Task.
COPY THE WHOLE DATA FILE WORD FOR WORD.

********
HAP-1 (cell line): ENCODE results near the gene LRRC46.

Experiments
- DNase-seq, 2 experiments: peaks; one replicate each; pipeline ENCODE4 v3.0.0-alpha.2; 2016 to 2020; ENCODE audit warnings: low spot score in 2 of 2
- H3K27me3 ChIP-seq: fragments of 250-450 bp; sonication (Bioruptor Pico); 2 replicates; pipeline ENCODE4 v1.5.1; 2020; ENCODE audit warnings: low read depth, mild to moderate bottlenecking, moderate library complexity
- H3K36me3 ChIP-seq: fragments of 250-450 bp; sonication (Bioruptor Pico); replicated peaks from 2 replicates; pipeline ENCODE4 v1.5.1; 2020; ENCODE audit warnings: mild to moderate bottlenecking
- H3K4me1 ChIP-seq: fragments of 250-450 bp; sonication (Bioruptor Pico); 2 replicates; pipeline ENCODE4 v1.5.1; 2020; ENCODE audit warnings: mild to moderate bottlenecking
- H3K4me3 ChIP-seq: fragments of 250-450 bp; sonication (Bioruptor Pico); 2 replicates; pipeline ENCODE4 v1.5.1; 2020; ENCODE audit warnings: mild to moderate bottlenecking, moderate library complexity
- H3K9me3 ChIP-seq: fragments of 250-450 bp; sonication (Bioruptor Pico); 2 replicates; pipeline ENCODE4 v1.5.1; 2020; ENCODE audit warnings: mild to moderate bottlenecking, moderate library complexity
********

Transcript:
HAP-1 (cell line): ENCODE results near the gene LRRC46.

Experiments
- DNase-seq, 2 experiments: peaks; one replicate each; pipeline ENCODE4 v3.0.0-alpha.2; 2016 to 2020; ENCODE audit warnings: low spot score in 2 of 2
- H3K27me3 ChIP-seq: fragments of 250-450 bp; sonication (Bioruptor Pico); 2 replicates; pipeline ENCODE4 v1.5.1; 2020; ENCODE audit warnings: low read depth, mild to moderate bottlenecking, moderate library complexity
- H3K36me3 ChIP-seq: fragments of 250-450 bp; sonication (Bioruptor Pico); replicated peaks from 2 replicates; pipeline ENCODE4 v1.5.1; 2020; ENCODE audit warnings: mild to moderate bottlenecking
- H3K4me1 ChIP-seq: fragments of 250-450 bp; sonication (Bioruptor Pico); 2 replicates; pipeline ENCODE4 v1.5.1; 2020; ENCODE audit warnings: mild to moderate bottlenecking
- H3K4me3 ChIP-seq: fragments of 250-450 bp; sonication (Bioruptor Pico); 2 replicates; pipeline ENCODE4 v1.5.1; 2020; ENCODE audit warnings: mild to moderate bottlenecking, moderate library complexity
- H3K9me3 ChIP-seq: fragments of 250-450 bp; sonication (Bioruptor Pico); 2 replicates; pipeline ENCODE4 v1.5.1; 2020; ENCODE audit warnings: mild to moderate bottlenecking, moderate library complexity